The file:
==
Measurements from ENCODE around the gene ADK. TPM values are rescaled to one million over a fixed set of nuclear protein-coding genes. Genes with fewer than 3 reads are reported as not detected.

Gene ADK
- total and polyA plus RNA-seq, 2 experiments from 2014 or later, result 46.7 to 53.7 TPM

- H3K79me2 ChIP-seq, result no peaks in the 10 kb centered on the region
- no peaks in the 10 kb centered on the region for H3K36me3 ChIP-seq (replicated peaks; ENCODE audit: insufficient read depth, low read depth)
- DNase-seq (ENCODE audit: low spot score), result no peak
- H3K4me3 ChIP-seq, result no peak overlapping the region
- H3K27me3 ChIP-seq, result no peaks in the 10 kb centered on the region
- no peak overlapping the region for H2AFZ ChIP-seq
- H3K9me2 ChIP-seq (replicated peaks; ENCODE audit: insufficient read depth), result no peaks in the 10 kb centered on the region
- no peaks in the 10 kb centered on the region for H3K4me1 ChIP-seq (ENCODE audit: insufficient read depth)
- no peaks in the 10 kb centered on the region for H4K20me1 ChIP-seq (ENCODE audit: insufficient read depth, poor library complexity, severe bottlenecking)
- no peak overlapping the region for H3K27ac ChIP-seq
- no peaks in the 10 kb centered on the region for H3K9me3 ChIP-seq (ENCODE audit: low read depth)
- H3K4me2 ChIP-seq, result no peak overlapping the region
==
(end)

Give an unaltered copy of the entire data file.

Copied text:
Measurements from ENCODE around the gene ADK. TPM values are rescaled to one million over a fixed set of nuclear protein-coding genes. Genes with fewer than 3 reads are reported as not detected.

Gene ADK
- total and polyA plus RNA-seq, 2 experiments from 2014 or later, result 46.7 to 53.7 TPM

- H3K79me2 ChIP-seq, result no peaks in the 10 kb centered on the region
- no peaks in the 10 kb centered on the region for H3K36me3 ChIP-seq (replicated peaks; ENCODE audit: insufficient read depth, low read depth)
- DNase-seq (ENCODE audit: low spot score), result no peak
- H3K4me3 ChIP-seq, result no peak overlapping the region
- H3K27me3 ChIP-seq, result no peaks in the 10 kb centered on the region
- no peak overlapping the region for H2AFZ ChIP-seq
- H3K9me2 ChIP-seq (replicated peaks; ENCODE audit: insufficient read depth), result no peaks in the 10 kb centered on the region
- no peaks in the 10 kb centered on the region for H3K4me1 ChIP-seq (ENCODE audit: insufficient read depth)
- no peaks in the 10 kb centered on the region for H4K20me1 ChIP-seq (ENCODE audit: insufficient read depth, poor library complexity, severe bottlenecking)
- no peak overlapping the region for H3K27ac ChIP-seq
- no peaks in the 10 kb centered on the region for H3K9me3 ChIP-seq (ENCODE audit: low read depth)
- H3K4me2 ChIP-seq, result no peak overlapping the region